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Beer League Ski - Lightweights Only - Page 2

post #31 of 41
Thread Starter 

Since people have resurrected this thread suddenly, for various reasons, I'll just blurt out that I ended up scoring a pair of 2-season-old 175cm Rossi 23m FIS "women's" for a really good price on eBay. A Burke Mtn. Academy student needed cash. Her loss, my gain. These are going to be a big change from my 15m Blizzards, that's for sure. It will be a fun experiment. If I hate them or am slow on them or both, I'll get rid of them, but it will be a good learning experience either way. I like the idea of expanding my horizons a bit.

post #32 of 41

I am also 5'7" and 135 pounds.  Have been using the Elan GSX waveflex fusion in a 170 for the past two years for more truer GS courses.  Use the Elan SLX waveflex fusion in a 165 for tighter GS courses.  Both have worked great for me, if I really pressure the downhill ski.  They are not skis to lay back on however.  You must stay on top of them.  Hope this helps.

post #33 of 41
Quote:
Originally Posted by qcanoe View Post
 

Since people have resurrected this thread suddenly, for various reasons, I'll just blurt out that I ended up scoring a pair of 2-season-old 175cm Rossi 23m FIS "women's" for a really good price on eBay. 

Nice. Bet you'll love them. I have the 181 FIS women's from several seasons ago, very smooth, quick, more forgiving for mere mortals than most. But I think yours have the rocker, so better yet.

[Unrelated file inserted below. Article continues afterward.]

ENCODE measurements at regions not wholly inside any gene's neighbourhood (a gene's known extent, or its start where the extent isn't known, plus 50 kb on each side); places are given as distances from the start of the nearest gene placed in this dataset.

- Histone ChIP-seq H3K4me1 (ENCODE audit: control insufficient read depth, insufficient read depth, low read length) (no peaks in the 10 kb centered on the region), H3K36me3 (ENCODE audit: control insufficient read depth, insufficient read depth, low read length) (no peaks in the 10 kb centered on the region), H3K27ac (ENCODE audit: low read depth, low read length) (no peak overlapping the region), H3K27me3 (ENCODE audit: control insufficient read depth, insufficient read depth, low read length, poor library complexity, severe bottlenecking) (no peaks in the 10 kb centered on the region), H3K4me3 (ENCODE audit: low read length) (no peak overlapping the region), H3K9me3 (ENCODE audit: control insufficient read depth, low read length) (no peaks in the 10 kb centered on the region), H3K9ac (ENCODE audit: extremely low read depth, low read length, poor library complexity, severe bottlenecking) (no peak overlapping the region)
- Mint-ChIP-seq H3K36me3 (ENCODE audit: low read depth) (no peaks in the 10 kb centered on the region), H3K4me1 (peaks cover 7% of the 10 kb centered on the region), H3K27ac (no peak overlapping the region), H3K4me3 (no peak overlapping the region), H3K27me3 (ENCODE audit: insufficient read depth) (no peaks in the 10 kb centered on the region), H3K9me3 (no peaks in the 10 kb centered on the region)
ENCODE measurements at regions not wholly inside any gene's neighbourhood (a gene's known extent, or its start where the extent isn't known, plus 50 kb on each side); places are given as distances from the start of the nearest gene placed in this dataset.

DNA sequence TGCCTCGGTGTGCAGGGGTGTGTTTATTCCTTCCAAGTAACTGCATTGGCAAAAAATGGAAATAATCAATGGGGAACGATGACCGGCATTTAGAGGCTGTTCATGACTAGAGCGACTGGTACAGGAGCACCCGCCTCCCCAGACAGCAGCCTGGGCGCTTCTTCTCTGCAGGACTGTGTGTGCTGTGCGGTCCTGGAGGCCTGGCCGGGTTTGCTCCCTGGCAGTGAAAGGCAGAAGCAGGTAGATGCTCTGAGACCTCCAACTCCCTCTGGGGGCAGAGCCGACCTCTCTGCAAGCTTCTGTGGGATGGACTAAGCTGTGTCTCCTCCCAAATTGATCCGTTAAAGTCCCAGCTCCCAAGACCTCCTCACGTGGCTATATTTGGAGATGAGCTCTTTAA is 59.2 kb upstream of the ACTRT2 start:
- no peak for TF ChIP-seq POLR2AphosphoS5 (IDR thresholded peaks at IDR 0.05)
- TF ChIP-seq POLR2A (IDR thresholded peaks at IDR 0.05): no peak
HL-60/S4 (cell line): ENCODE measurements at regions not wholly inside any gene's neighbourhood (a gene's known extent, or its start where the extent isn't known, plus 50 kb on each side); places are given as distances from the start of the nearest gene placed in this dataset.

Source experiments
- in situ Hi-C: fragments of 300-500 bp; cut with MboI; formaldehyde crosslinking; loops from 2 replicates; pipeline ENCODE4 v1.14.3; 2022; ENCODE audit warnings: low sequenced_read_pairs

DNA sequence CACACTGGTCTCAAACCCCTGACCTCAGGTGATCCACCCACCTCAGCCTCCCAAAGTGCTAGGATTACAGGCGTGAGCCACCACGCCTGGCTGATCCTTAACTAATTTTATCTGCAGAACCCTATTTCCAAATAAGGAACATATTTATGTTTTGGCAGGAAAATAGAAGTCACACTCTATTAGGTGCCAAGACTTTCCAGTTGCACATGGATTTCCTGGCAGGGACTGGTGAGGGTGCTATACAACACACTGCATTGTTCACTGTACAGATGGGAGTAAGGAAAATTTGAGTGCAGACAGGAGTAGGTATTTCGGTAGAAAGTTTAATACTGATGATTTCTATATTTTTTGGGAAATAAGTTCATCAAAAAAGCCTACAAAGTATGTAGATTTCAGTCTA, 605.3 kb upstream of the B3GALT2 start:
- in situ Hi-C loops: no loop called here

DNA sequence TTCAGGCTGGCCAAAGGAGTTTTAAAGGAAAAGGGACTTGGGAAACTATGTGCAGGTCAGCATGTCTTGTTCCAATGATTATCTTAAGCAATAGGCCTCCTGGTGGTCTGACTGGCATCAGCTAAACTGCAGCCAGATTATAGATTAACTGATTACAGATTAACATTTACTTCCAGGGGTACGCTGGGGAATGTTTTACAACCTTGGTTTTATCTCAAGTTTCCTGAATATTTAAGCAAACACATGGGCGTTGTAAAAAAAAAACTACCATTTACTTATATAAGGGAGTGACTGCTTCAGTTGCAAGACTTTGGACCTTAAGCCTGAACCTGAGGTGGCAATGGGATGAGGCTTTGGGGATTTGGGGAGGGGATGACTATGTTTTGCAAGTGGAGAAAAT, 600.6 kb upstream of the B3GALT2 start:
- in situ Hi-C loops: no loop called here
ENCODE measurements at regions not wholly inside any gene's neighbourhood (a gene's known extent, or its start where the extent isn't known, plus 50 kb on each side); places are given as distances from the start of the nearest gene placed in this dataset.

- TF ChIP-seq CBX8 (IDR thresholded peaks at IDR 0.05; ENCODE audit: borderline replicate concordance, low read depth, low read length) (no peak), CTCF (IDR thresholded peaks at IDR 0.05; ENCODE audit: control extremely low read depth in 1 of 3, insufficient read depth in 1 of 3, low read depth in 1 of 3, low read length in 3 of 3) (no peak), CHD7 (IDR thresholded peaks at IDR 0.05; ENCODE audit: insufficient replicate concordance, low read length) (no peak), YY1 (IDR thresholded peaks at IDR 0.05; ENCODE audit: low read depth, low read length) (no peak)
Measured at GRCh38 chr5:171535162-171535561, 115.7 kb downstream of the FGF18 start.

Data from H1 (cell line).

post #34 of 41
Thread Starter 
Quote:
Originally Posted by qcanoe View Post
 

Since people have resurrected this thread suddenly, for various reasons, I'll just blurt out that I ended up scoring a pair of 2-season-old 175cm Rossi 23m FIS "women's" for a really good price on eBay. A Burke Mtn. Academy student needed cash. Her loss, my gain. These are going to be a big change from my 15m Blizzards, that's for sure. It will be a fun experiment. If I hate them or am slow on them or both, I'll get rid of them, but it will be a good learning experience either way. I like the idea of expanding my horizons a bit.

 

Very preliminary returns are in on these Rossis. Still have no clue whether they will improve my race times. I did spend a weekday on them free skiing at Sunday River, with few other people on the hill, just to see how I would acclimate. What a blast! They have a very quiet, reliable feel to them without that yucky stiff-tip feeling that I don't really go for. Hook up very smoothly and predictably. Kind of dangerous, actually, how fast you can be going without realizing it on a solid ski like this ... until you encounter a roller or something and all of a sudden ... holy smokes! And other skiers on the hill? You gotta treat them like they're highly radioactive. Otherwise they're way too close as they go by like fence posts next to the interstate. ;)

 

Patience is a virtue, of course, on these. They teach a good lesson for me, early in the season, about not rushing the turn and just letting it build until you really have something to work with. Then you can crank in the radius a bit, not before. I'll save my praise for ScotsSkier, Beyond, and others who advised, until after I see if I can turn them quickly enough in the gates, but the fun factor is certainly high under the right circumstances. :D 

 

One final note is that these things must have amazing p-tex or wax or both. I marked a L and R ski and stuck to that religiously, because I want to try to keep at least one set of edges pristine for the moment. I was skiing on abrasive, hard man-made snow all day. At the end of the day I literally could not tell from looking at the bases which edge I'd been skiing on. That has never happened to me before.

post #35 of 41

Skiing a real race stock ski gives you a glimpse of why the top dogs can go so fast on race ice.

My old Atomic 21m women's skis are a treat but I don't last long compared to my Kastles.

post #36 of 41